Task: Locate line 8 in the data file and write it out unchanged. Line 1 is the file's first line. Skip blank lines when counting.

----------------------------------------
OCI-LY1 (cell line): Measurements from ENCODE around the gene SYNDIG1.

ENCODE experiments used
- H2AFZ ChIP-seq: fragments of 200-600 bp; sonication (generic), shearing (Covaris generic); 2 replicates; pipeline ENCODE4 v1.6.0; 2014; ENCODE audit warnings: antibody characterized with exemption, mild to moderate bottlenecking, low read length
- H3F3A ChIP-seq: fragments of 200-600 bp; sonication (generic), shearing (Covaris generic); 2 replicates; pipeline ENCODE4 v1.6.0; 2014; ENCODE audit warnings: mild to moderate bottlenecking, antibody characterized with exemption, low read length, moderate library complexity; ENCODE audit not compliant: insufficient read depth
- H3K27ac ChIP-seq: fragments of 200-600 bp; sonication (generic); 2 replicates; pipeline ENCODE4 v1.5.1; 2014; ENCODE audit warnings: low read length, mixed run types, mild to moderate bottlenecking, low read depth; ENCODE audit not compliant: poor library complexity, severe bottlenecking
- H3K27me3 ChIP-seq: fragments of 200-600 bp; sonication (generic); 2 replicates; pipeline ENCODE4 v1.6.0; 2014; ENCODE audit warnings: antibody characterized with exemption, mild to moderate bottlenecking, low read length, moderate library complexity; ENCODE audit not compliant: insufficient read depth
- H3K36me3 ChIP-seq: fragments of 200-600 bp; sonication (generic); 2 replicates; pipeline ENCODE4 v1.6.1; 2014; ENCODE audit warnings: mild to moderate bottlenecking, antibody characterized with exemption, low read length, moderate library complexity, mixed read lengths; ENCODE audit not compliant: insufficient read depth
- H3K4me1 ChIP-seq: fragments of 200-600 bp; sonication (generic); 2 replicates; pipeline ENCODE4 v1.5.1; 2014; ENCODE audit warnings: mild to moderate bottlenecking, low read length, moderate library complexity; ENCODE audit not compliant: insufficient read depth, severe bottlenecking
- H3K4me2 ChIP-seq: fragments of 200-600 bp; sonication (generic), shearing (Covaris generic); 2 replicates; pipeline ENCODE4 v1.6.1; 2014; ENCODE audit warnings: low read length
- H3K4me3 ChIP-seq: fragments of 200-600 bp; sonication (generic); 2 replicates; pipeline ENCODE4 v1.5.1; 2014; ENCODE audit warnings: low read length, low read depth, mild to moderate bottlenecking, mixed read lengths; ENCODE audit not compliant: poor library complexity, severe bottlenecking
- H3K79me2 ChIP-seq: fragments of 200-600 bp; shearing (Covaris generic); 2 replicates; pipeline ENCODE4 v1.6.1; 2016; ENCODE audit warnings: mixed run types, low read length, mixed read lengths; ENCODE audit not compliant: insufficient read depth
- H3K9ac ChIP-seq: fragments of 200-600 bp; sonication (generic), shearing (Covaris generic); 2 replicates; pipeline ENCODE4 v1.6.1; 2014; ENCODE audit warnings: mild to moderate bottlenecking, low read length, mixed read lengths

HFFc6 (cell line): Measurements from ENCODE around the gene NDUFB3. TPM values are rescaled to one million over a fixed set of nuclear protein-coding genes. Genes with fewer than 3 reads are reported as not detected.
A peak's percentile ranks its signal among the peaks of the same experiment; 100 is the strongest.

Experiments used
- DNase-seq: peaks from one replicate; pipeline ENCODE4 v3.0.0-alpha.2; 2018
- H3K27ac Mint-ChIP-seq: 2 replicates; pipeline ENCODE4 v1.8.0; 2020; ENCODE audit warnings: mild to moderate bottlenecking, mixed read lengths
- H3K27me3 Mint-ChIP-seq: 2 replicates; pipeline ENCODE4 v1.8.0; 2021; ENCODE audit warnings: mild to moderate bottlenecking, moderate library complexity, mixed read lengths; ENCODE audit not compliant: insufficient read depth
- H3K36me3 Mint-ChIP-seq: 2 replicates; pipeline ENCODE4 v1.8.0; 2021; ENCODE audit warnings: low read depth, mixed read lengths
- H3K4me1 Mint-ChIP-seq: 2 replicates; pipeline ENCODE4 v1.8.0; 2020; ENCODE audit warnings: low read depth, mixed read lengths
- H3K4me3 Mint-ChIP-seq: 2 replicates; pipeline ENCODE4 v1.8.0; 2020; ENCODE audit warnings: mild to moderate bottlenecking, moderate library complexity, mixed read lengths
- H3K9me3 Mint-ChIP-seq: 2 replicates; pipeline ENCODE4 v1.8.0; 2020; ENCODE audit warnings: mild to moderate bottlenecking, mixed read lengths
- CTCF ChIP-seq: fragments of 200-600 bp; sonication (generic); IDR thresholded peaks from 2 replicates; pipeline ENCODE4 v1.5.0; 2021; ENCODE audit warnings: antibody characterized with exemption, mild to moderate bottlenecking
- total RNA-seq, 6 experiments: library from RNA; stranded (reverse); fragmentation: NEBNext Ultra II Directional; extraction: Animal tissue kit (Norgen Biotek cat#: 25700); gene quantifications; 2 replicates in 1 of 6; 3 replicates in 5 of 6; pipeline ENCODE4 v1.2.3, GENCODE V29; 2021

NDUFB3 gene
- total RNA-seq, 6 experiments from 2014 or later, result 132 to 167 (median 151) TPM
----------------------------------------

- H3K4me1 ChIP-seq: fragments of 200-600 bp; sonication (generic); 2 replicates; pipeline ENCODE4 v1.5.1; 2014; ENCODE audit warnings: mild to moderate bottlenecking, low read length, moderate library complexity; ENCODE audit not compliant: insufficient read depth, severe bottlenecking